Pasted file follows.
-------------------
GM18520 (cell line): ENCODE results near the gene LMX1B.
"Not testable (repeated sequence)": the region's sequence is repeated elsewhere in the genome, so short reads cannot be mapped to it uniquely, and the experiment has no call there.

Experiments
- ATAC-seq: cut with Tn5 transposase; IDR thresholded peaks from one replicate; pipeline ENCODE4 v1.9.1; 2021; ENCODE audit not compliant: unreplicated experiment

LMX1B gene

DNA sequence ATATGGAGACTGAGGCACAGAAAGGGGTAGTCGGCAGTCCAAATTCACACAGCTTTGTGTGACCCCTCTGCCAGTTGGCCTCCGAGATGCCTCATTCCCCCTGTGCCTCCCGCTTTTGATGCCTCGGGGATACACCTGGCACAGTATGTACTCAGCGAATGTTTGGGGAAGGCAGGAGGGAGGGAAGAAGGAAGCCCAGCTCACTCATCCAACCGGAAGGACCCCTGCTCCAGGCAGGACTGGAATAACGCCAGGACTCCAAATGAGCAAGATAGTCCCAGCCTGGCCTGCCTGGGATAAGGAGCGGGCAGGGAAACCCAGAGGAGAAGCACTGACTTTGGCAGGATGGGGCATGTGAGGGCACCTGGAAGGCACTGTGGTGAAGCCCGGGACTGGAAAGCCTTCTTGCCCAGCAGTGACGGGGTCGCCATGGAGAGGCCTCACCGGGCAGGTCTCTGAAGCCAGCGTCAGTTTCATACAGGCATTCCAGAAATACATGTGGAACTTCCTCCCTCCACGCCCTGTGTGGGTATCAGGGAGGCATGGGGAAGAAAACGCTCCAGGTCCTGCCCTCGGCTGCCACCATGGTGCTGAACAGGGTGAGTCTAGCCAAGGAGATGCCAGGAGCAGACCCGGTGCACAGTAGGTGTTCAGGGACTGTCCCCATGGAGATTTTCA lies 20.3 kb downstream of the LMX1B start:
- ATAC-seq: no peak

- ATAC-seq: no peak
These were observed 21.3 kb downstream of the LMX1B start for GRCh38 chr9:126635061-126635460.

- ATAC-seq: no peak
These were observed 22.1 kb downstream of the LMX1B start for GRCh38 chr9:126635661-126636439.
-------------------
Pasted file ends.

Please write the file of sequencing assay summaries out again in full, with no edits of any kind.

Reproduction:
GM18520 (cell line): ENCODE results near the gene LMX1B.
"Not testable (repeated sequence)": the region's sequence is repeated elsewhere in the genome, so short reads cannot be mapped to it uniquely, and the experiment has no call there.

Experiments
- ATAC-seq: cut with Tn5 transposase; IDR thresholded peaks from one replicate; pipeline ENCODE4 v1.9.1; 2021; ENCODE audit not compliant: unreplicated experiment

LMX1B gene

DNA sequence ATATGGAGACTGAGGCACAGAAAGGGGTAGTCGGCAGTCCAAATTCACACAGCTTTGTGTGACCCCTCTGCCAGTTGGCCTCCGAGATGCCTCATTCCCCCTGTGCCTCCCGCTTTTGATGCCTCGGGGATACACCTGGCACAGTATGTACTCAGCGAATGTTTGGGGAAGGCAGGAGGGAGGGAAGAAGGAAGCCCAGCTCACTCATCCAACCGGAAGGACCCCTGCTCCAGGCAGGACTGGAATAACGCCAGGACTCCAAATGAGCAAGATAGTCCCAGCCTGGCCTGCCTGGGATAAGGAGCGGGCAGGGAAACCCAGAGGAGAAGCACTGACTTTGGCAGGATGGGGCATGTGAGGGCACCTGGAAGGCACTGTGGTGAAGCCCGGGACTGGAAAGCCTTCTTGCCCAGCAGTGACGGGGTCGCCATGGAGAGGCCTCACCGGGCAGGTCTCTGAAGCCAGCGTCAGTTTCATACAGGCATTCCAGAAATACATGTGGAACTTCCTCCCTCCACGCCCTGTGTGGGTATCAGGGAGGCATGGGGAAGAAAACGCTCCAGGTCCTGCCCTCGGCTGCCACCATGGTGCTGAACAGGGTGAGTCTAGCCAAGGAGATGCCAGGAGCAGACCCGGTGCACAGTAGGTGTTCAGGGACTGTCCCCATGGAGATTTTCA lies 20.3 kb downstream of the LMX1B start:
- ATAC-seq: no peak

- ATAC-seq: no peak
These were observed 21.3 kb downstream of the LMX1B start for GRCh38 chr9:126635061-126635460.

- ATAC-seq: no peak
These were observed 22.1 kb downstream of the LMX1B start for GRCh38 chr9:126635661-126636439.